There are few people more disarming, candid or amusing than Dominic Keating. The British actor, who played Lt. Malcolm Reed on Star Trek: Enterprise, tends to tell it like it is, speaking his mind and cracking jokes along the way. He’s always done that, actually, and he remained true to form when StarTrek.com caught up with him by phone the other day to talk Trek and catch up on what he’s doing these days – did you know he was just on Sons of Anarchy and auditioned for both Star Trek (2009) and The Hobbit? Below is part one of our exclusive interview with Keating, and be on the lookout tomorrow for part two.
Let’s start with Enterprise. How satisfying an experience was it? Did you feel you had enough to do as Reed?
Keating: I was very satisfied. And I was very happy with the workload I was given and the story arcs I had and the general fleshing-out of Malcolm. I got just of the heavy work days to make me feel like I was earning a crust. But I’d often have five-day weekends, and you can’t beat that with a stick, mate. I’d often break on Wednesday afternoon and not go back until Tuesday morning, and the checks would still come. I know that Connor (Trinneer) and Jolene (Blalock) and Scott (Bakula), particularly, of course, they had heavy work schedules. They did regular 16-hour days five days a week, every week, and that can get pretty grinding. But it all depends on the quality of things you’re saying, and they all had some great stories and some great episodes to do. Also, for me, thankfully I was mature enough and sage enough and wise enough -- even when I had the boring days with two lines on the bridge that would take 12, 13, 14 hours to shoot – to know, “Don’t be getting too grumpy here, kid. They’re paying you a lot of money to sit around and wait here reading books and eating fine craft service and making phone calls.”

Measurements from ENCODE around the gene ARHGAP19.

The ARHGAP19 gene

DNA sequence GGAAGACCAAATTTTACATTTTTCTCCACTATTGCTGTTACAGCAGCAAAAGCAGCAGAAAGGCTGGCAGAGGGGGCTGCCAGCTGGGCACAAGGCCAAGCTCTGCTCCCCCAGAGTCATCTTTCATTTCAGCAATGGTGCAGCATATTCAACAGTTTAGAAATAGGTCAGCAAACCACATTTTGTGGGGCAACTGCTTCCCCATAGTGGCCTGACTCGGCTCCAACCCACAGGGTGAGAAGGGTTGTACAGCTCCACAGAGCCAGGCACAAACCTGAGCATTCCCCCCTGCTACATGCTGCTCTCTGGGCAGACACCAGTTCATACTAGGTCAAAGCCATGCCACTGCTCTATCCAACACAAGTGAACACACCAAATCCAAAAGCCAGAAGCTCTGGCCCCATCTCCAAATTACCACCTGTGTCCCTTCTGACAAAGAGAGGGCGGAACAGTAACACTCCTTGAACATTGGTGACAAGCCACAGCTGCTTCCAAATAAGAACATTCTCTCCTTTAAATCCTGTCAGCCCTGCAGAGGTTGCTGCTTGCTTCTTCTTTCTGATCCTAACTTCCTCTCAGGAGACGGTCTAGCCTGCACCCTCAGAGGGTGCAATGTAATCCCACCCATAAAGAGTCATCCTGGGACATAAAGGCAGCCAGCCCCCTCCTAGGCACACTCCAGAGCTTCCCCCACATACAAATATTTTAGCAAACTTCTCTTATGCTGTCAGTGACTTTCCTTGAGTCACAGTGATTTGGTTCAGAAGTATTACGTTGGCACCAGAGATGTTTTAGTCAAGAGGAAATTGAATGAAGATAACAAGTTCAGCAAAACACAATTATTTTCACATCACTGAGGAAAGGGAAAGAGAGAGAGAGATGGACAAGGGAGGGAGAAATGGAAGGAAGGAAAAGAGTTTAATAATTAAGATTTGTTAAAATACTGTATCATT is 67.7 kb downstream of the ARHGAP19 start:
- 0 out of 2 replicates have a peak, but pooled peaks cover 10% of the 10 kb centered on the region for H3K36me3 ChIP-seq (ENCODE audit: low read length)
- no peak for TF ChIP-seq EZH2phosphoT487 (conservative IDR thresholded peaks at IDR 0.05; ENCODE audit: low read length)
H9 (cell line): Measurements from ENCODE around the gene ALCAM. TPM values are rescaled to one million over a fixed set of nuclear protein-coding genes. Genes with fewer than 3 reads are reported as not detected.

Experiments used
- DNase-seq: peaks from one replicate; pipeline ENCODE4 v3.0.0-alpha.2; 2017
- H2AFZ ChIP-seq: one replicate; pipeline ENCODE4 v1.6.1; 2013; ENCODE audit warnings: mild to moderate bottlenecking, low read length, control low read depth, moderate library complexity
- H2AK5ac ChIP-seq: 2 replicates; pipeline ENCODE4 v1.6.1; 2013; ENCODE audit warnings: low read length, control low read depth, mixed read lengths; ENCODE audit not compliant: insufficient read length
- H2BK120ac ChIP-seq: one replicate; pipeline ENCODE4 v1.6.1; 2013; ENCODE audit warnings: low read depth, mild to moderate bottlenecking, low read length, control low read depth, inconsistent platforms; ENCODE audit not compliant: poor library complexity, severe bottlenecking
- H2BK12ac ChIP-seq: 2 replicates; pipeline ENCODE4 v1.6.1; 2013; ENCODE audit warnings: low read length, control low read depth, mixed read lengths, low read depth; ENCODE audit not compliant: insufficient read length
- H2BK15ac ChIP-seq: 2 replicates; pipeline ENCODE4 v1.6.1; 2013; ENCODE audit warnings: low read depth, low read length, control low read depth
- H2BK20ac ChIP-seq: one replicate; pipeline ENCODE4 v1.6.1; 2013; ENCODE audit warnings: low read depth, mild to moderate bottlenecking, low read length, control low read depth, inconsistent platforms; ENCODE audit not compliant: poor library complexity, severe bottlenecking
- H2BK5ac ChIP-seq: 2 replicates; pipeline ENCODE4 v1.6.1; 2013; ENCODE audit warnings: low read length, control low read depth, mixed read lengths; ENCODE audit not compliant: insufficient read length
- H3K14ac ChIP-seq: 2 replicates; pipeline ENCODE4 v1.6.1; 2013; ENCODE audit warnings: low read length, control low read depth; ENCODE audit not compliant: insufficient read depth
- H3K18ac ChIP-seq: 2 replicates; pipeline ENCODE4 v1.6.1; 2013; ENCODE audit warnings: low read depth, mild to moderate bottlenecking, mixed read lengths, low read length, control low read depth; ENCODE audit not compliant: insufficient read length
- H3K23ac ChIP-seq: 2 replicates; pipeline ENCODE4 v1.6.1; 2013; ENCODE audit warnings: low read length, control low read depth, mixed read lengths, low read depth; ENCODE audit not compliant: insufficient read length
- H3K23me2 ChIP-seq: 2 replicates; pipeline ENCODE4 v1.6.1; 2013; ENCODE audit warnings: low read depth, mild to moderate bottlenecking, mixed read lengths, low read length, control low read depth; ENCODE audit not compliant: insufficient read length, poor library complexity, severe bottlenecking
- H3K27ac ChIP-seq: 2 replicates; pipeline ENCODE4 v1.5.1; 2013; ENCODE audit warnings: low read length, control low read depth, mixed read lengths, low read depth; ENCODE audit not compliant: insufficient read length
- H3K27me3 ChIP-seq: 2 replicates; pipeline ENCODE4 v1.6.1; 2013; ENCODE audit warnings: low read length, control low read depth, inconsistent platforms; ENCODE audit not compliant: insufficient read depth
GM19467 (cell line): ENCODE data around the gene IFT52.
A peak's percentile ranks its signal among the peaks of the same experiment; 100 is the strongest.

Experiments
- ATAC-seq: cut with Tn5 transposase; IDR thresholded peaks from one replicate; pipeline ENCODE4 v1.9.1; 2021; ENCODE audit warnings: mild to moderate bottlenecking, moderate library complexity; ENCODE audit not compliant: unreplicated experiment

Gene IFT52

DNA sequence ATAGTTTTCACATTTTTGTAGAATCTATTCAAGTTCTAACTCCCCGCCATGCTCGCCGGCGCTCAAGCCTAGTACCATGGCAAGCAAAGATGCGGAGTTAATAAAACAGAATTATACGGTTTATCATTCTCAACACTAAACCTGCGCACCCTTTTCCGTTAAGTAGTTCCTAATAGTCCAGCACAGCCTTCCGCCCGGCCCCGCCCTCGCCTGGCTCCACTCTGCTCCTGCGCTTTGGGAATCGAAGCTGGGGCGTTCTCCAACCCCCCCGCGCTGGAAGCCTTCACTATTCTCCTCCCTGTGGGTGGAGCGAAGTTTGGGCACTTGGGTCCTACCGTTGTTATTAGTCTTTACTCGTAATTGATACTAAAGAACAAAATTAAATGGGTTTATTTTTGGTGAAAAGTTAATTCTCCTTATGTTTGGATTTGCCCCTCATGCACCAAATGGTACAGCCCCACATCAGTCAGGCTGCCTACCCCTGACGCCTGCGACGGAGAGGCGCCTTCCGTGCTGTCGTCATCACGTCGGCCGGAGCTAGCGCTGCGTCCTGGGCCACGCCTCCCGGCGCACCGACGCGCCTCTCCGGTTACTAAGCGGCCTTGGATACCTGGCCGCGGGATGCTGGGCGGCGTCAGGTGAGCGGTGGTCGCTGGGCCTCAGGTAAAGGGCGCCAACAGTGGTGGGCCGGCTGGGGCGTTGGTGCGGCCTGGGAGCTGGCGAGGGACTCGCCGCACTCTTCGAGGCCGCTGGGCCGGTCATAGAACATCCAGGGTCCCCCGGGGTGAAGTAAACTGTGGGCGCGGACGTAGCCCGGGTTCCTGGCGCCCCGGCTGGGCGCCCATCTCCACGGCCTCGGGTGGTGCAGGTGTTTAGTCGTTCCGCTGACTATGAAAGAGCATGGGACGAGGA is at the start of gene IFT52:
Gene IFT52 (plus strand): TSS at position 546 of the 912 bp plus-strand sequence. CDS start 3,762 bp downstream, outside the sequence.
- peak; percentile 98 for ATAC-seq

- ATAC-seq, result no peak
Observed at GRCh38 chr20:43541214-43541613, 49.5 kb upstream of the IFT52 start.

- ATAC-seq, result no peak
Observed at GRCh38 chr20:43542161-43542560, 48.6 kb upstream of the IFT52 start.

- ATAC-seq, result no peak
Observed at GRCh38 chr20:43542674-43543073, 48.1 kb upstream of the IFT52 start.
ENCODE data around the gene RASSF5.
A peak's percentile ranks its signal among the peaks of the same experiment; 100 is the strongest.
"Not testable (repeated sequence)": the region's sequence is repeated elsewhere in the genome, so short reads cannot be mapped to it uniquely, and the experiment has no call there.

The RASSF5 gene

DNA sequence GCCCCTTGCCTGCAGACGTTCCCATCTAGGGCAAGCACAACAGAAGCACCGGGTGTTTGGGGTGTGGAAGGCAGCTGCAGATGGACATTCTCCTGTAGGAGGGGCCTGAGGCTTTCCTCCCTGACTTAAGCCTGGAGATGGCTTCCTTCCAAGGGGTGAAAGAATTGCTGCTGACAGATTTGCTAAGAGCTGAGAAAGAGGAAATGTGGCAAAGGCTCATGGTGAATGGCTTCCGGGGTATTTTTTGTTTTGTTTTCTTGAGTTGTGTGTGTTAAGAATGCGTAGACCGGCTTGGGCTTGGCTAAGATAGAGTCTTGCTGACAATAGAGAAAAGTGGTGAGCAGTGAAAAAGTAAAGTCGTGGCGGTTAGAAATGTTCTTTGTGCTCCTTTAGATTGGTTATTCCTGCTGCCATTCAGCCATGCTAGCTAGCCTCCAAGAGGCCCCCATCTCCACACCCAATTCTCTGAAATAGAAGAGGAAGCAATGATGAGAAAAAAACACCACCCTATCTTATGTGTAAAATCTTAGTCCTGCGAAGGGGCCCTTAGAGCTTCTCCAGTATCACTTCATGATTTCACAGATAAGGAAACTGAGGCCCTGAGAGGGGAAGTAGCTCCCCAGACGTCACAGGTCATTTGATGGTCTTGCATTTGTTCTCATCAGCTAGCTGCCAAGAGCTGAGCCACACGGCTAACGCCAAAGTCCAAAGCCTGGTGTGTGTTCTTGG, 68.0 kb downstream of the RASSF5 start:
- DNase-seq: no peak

So I was very happy. All in all, I got just enough to do, quite frankly. There were some stints in there somewhere where it was like, “Come on, give me something to do other than this slightly perfunctory stuff.” But all in all, I got thrown a nice couple of bones every year and I got some great B-stories. And I inadvertently and unwittingly became the action man on the show, I guess, running in to save Trip’s and the captain’s screw-ups. That was a lot of fun, other than in the EV suit. God bless that suit. But believe me; I would have happily done seven years without even blinking, mate. There’s a certain regret that we didn’t get the chance, but I don’t dwell on it. It’s a shame because we were good and there was a great chemistry there with our cast and it was a lot of fun.
What was your opinion of the controversial series finale?
Keating: I loved it. I’ve said this at the conventions many times, but I had no issue with it. It was such a treat to work with Marina (Sirtis), who’d become a chum over the years on the convention circuit. They were shooting Nemesis next door to us during our first season. And I loved Jonathan (Frakes). I had that one scene with him in the kitchen galley when he was playing the cook, the chef, and that was one of the funniest days I ever had filming the whole show. He is a crack-up, a funny, funny man. We laughed. There’s nothing like two actors when they’re just having a giggle in between takes. He’s as sharp as a tack, that lad.